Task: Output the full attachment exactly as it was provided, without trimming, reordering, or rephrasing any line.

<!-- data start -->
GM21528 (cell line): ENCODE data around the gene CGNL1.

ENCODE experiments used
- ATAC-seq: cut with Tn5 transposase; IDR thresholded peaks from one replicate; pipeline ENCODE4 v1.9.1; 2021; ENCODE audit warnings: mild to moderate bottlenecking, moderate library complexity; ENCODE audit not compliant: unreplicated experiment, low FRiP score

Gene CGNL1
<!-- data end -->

GM21528 (cell line): ENCODE data around the gene CGNL1.

ENCODE experiments used
- ATAC-seq: cut with Tn5 transposase; IDR thresholded peaks from one replicate; pipeline ENCODE4 v1.9.1; 2021; ENCODE audit warnings: mild to moderate bottlenecking, moderate library complexity; ENCODE audit not compliant: unreplicated experiment, low FRiP score

Gene CGNL1